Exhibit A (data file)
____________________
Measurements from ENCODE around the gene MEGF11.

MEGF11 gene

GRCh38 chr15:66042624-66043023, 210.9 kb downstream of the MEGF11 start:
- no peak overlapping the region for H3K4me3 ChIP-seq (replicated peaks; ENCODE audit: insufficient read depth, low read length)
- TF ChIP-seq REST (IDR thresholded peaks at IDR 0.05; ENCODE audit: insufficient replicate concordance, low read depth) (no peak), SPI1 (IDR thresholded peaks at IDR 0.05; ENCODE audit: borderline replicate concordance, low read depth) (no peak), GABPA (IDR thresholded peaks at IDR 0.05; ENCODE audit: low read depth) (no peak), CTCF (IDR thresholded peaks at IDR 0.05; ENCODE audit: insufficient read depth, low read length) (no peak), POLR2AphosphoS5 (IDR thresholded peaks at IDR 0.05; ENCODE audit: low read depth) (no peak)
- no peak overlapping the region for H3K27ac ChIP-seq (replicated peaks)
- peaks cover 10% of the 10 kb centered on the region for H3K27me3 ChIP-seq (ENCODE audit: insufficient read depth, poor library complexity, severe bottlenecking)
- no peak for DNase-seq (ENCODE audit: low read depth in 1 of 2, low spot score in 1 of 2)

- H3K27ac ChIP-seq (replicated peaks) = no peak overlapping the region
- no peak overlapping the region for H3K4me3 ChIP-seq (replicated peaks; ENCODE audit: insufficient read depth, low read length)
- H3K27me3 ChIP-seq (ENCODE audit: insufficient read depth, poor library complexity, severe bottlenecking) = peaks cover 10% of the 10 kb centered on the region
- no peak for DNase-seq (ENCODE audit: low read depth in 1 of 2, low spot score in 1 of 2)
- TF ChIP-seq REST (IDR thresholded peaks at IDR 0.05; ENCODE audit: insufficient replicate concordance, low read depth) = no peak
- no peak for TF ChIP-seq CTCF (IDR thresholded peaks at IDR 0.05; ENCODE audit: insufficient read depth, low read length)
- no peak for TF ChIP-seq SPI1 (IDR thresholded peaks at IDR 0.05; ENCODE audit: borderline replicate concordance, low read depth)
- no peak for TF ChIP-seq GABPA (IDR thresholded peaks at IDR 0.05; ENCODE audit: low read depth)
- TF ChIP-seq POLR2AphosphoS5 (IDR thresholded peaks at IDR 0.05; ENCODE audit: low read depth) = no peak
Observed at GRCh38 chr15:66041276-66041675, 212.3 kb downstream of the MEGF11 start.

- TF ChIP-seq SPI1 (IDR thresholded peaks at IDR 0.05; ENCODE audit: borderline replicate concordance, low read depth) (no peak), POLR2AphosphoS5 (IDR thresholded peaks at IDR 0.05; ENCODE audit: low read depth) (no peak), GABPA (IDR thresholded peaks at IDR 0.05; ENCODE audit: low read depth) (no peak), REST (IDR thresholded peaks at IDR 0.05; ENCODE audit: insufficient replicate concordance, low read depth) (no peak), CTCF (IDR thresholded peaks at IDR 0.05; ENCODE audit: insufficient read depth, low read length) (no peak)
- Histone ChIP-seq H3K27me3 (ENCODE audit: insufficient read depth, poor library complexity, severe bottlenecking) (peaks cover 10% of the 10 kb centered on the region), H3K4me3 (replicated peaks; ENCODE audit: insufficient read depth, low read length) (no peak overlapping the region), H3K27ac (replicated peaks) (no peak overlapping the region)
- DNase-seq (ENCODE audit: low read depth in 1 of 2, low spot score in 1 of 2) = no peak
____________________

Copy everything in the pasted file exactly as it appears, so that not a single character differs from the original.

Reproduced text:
Measurements from ENCODE around the gene MEGF11.

MEGF11 gene

GRCh38 chr15:66042624-66043023, 210.9 kb downstream of the MEGF11 start:
- no peak overlapping the region for H3K4me3 ChIP-seq (replicated peaks; ENCODE audit: insufficient read depth, low read length)
- TF ChIP-seq REST (IDR thresholded peaks at IDR 0.05; ENCODE audit: insufficient replicate concordance, low read depth) (no peak), SPI1 (IDR thresholded peaks at IDR 0.05; ENCODE audit: borderline replicate concordance, low read depth) (no peak), GABPA (IDR thresholded peaks at IDR 0.05; ENCODE audit: low read depth) (no peak), CTCF (IDR thresholded peaks at IDR 0.05; ENCODE audit: insufficient read depth, low read length) (no peak), POLR2AphosphoS5 (IDR thresholded peaks at IDR 0.05; ENCODE audit: low read depth) (no peak)
- no peak overlapping the region for H3K27ac ChIP-seq (replicated peaks)
- peaks cover 10% of the 10 kb centered on the region for H3K27me3 ChIP-seq (ENCODE audit: insufficient read depth, poor library complexity, severe bottlenecking)
- no peak for DNase-seq (ENCODE audit: low read depth in 1 of 2, low spot score in 1 of 2)

- H3K27ac ChIP-seq (replicated peaks) = no peak overlapping the region
- no peak overlapping the region for H3K4me3 ChIP-seq (replicated peaks; ENCODE audit: insufficient read depth, low read length)
- H3K27me3 ChIP-seq (ENCODE audit: insufficient read depth, poor library complexity, severe bottlenecking) = peaks cover 10% of the 10 kb centered on the region
- no peak for DNase-seq (ENCODE audit: low read depth in 1 of 2, low spot score in 1 of 2)
- TF ChIP-seq REST (IDR thresholded peaks at IDR 0.05; ENCODE audit: insufficient replicate concordance, low read depth) = no peak
- no peak for TF ChIP-seq CTCF (IDR thresholded peaks at IDR 0.05; ENCODE audit: insufficient read depth, low read length)
- no peak for TF ChIP-seq SPI1 (IDR thresholded peaks at IDR 0.05; ENCODE audit: borderline replicate concordance, low read depth)
- no peak for TF ChIP-seq GABPA (IDR thresholded peaks at IDR 0.05; ENCODE audit: low read depth)
- TF ChIP-seq POLR2AphosphoS5 (IDR thresholded peaks at IDR 0.05; ENCODE audit: low read depth) = no peak
Observed at GRCh38 chr15:66041276-66041675, 212.3 kb downstream of the MEGF11 start.

- TF ChIP-seq SPI1 (IDR thresholded peaks at IDR 0.05; ENCODE audit: borderline replicate concordance, low read depth) (no peak), POLR2AphosphoS5 (IDR thresholded peaks at IDR 0.05; ENCODE audit: low read depth) (no peak), GABPA (IDR thresholded peaks at IDR 0.05; ENCODE audit: low read depth) (no peak), REST (IDR thresholded peaks at IDR 0.05; ENCODE audit: insufficient replicate concordance, low read depth) (no peak), CTCF (IDR thresholded peaks at IDR 0.05; ENCODE audit: insufficient read depth, low read length) (no peak)
- Histone ChIP-seq H3K27me3 (ENCODE audit: insufficient read depth, poor library complexity, severe bottlenecking) (peaks cover 10% of the 10 kb centered on the region), H3K4me3 (replicated peaks; ENCODE audit: insufficient read depth, low read length) (no peak overlapping the region), H3K27ac (replicated peaks) (no peak overlapping the region)
- DNase-seq (ENCODE audit: low read depth in 1 of 2, low spot score in 1 of 2) = no peak